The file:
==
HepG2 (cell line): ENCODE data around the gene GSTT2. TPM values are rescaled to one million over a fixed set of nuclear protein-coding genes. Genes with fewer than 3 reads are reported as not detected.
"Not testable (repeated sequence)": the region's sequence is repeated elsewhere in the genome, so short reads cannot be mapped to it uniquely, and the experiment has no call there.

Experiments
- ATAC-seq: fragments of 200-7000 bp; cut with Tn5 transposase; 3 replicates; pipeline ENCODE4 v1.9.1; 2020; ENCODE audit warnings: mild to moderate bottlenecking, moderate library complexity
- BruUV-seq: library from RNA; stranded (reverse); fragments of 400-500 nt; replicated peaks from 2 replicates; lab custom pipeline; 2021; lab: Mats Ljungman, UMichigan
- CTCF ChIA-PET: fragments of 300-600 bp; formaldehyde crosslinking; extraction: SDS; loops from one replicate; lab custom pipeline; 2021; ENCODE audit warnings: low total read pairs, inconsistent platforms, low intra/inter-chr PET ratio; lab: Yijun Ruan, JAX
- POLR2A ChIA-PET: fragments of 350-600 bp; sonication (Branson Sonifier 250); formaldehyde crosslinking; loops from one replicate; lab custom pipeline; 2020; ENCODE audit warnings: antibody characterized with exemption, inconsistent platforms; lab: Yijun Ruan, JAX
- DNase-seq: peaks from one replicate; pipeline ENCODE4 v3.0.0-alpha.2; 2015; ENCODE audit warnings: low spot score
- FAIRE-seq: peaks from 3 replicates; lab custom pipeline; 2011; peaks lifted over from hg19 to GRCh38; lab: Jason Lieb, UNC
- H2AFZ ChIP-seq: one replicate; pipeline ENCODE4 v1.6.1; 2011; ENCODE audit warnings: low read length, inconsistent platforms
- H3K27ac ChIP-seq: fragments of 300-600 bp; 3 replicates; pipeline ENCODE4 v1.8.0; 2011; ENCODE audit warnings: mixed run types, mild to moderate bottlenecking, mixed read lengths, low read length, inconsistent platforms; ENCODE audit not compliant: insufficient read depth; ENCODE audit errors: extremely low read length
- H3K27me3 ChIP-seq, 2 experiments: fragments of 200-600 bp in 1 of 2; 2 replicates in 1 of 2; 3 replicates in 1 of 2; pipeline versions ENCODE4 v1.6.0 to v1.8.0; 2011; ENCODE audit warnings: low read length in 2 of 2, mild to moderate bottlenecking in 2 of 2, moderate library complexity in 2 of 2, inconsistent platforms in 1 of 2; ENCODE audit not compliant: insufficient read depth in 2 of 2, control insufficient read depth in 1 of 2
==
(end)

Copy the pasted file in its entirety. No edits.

HepG2 (cell line): ENCODE data around the gene GSTT2. TPM values are rescaled to one million over a fixed set of nuclear protein-coding genes. Genes with fewer than 3 reads are reported as not detected.
"Not testable (repeated sequence)": the region's sequence is repeated elsewhere in the genome, so short reads cannot be mapped to it uniquely, and the experiment has no call there.

Experiments
- ATAC-seq: fragments of 200-7000 bp; cut with Tn5 transposase; 3 replicates; pipeline ENCODE4 v1.9.1; 2020; ENCODE audit warnings: mild to moderate bottlenecking, moderate library complexity
- BruUV-seq: library from RNA; stranded (reverse); fragments of 400-500 nt; replicated peaks from 2 replicates; lab custom pipeline; 2021; lab: Mats Ljungman, UMichigan
- CTCF ChIA-PET: fragments of 300-600 bp; formaldehyde crosslinking; extraction: SDS; loops from one replicate; lab custom pipeline; 2021; ENCODE audit warnings: low total read pairs, inconsistent platforms, low intra/inter-chr PET ratio; lab: Yijun Ruan, JAX
- POLR2A ChIA-PET: fragments of 350-600 bp; sonication (Branson Sonifier 250); formaldehyde crosslinking; loops from one replicate; lab custom pipeline; 2020; ENCODE audit warnings: antibody characterized with exemption, inconsistent platforms; lab: Yijun Ruan, JAX
- DNase-seq: peaks from one replicate; pipeline ENCODE4 v3.0.0-alpha.2; 2015; ENCODE audit warnings: low spot score
- FAIRE-seq: peaks from 3 replicates; lab custom pipeline; 2011; peaks lifted over from hg19 to GRCh38; lab: Jason Lieb, UNC
- H2AFZ ChIP-seq: one replicate; pipeline ENCODE4 v1.6.1; 2011; ENCODE audit warnings: low read length, inconsistent platforms
- H3K27ac ChIP-seq: fragments of 300-600 bp; 3 replicates; pipeline ENCODE4 v1.8.0; 2011; ENCODE audit warnings: mixed run types, mild to moderate bottlenecking, mixed read lengths, low read length, inconsistent platforms; ENCODE audit not compliant: insufficient read depth; ENCODE audit errors: extremely low read length
- H3K27me3 ChIP-seq, 2 experiments: fragments of 200-600 bp in 1 of 2; 2 replicates in 1 of 2; 3 replicates in 1 of 2; pipeline versions ENCODE4 v1.6.0 to v1.8.0; 2011; ENCODE audit warnings: low read length in 2 of 2, mild to moderate bottlenecking in 2 of 2, moderate library complexity in 2 of 2, inconsistent platforms in 1 of 2; ENCODE audit not compliant: insufficient read depth in 2 of 2, control insufficient read depth in 1 of 2